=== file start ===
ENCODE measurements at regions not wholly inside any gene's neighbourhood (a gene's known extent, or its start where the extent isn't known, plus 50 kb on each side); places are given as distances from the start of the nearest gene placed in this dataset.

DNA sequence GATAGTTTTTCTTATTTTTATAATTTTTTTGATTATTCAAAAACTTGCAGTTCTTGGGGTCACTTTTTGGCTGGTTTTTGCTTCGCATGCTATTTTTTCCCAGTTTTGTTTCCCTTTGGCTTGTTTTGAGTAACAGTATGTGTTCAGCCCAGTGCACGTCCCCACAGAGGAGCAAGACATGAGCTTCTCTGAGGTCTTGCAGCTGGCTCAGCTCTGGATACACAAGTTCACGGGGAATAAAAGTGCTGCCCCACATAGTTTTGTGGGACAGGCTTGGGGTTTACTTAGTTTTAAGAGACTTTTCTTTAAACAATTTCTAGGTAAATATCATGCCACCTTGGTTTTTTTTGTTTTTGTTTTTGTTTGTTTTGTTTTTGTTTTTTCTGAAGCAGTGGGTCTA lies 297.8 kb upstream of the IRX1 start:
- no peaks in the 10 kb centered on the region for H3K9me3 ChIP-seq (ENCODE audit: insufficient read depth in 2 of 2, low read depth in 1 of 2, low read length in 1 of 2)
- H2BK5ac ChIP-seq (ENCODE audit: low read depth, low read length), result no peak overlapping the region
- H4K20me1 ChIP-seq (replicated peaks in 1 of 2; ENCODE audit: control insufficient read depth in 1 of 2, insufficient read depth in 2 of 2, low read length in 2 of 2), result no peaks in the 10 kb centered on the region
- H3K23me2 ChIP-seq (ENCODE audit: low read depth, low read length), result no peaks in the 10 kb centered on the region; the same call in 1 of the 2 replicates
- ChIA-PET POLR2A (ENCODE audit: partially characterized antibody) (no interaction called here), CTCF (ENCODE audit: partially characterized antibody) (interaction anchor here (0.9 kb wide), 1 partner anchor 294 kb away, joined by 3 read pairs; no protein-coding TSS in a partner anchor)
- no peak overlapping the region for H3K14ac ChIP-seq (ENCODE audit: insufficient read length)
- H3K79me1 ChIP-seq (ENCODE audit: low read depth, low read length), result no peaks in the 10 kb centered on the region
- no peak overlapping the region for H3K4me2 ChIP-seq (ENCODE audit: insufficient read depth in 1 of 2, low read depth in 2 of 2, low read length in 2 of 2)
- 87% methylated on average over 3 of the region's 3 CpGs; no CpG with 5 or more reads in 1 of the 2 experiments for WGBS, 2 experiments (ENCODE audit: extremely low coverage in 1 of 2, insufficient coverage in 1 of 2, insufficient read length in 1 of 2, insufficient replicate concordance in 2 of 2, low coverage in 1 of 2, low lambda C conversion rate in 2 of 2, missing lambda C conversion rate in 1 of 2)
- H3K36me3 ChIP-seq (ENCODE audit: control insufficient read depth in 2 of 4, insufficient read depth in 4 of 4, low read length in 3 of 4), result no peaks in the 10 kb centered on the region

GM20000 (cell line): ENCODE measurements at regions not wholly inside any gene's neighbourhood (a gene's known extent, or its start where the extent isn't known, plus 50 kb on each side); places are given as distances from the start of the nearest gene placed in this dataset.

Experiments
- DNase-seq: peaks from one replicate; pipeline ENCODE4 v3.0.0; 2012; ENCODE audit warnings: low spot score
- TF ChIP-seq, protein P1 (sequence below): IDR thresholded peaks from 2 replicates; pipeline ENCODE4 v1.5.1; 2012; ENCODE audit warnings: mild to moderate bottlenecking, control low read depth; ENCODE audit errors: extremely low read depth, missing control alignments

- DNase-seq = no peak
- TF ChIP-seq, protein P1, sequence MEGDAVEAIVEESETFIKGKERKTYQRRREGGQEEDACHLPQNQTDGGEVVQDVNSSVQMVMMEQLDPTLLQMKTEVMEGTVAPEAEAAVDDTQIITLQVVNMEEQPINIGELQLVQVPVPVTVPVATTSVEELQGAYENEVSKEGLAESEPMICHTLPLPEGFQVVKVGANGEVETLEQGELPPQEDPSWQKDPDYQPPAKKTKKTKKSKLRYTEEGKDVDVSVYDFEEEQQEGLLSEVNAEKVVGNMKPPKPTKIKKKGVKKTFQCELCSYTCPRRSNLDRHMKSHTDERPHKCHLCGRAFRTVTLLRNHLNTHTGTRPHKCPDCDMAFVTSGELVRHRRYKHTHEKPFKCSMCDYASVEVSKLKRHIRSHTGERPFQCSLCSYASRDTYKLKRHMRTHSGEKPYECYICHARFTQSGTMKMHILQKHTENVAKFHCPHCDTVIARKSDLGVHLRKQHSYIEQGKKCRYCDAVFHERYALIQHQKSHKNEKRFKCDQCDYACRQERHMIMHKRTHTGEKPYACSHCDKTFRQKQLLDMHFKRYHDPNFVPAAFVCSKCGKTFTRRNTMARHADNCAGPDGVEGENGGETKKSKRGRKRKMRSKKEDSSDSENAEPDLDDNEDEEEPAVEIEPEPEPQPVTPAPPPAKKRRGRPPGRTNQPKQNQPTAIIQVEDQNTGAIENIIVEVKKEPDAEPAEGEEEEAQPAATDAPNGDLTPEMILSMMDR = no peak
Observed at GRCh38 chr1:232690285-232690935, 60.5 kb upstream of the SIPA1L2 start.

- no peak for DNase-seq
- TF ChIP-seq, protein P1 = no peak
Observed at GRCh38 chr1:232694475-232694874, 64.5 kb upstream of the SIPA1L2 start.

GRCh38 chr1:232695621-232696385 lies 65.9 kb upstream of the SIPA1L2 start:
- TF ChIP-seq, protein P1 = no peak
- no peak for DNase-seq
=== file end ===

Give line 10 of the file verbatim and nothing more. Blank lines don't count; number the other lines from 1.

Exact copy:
- no peak overlapping the region for H3K4me2 ChIP-seq (ENCODE audit: insufficient read depth in 1 of 2, low read depth in 2 of 2, low read length in 2 of 2)